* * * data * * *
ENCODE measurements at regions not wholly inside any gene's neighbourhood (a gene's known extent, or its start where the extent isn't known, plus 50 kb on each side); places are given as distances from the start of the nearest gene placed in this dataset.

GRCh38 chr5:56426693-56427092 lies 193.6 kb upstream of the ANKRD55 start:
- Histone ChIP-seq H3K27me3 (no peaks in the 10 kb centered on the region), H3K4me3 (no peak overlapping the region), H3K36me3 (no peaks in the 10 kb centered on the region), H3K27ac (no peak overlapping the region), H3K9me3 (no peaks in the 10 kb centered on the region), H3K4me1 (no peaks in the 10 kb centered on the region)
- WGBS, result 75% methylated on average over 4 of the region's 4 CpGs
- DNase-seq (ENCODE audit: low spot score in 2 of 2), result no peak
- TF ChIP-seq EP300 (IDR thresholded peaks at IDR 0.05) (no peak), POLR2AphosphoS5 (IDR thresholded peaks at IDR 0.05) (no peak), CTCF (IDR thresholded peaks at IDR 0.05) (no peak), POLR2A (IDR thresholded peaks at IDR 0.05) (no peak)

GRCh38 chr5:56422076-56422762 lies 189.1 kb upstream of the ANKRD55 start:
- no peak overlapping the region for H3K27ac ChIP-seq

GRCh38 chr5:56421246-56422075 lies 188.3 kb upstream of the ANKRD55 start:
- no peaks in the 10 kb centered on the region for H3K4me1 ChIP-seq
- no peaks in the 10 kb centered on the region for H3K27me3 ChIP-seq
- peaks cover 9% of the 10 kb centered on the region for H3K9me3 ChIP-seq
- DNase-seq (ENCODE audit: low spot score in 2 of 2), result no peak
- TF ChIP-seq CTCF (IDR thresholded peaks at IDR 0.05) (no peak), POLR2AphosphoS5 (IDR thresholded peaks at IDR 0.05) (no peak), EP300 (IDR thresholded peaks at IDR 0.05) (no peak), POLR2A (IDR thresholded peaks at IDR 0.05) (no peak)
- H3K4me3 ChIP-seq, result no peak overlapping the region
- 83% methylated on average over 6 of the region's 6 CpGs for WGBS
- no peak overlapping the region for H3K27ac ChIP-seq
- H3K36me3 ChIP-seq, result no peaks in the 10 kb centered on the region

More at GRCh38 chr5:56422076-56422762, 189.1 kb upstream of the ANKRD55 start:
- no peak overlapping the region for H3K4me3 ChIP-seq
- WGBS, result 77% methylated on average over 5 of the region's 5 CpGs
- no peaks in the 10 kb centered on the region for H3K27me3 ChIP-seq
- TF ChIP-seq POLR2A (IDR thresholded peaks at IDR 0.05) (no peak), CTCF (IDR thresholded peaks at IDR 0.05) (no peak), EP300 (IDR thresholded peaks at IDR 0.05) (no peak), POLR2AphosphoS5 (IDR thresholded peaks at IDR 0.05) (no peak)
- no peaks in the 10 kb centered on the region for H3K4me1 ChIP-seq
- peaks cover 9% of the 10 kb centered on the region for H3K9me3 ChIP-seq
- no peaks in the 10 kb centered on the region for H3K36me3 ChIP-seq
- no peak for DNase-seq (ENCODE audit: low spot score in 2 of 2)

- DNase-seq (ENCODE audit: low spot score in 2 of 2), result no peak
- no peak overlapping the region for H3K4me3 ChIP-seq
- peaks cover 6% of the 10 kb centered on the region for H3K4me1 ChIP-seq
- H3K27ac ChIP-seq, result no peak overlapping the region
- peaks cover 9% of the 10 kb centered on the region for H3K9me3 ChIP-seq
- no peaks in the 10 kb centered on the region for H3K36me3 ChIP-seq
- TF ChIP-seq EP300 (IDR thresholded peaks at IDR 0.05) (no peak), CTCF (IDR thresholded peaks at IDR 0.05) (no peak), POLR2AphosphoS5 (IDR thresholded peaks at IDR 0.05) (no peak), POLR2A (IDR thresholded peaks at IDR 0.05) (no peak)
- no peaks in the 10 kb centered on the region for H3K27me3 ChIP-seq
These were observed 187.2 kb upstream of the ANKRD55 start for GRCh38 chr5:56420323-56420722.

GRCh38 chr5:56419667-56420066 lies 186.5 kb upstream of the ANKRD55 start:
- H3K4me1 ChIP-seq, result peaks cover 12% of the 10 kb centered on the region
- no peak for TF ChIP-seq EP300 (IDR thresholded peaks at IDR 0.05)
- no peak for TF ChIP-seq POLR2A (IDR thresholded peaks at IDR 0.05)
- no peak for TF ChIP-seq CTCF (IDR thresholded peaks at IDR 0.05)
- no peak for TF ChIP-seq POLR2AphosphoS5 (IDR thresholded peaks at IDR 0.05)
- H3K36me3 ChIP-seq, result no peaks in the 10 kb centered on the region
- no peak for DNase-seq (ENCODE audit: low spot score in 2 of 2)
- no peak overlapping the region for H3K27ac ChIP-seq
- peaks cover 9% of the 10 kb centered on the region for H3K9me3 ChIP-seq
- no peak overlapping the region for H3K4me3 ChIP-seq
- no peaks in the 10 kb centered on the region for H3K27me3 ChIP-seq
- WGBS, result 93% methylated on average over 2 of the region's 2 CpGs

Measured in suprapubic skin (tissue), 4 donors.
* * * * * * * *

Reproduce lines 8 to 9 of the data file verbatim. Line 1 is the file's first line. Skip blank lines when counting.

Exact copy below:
- no peak overlapping the region for H3K27ac ChIP-seq

GRCh38 chr5:56421246-56422075 lies 188.3 kb upstream of the ANKRD55 start: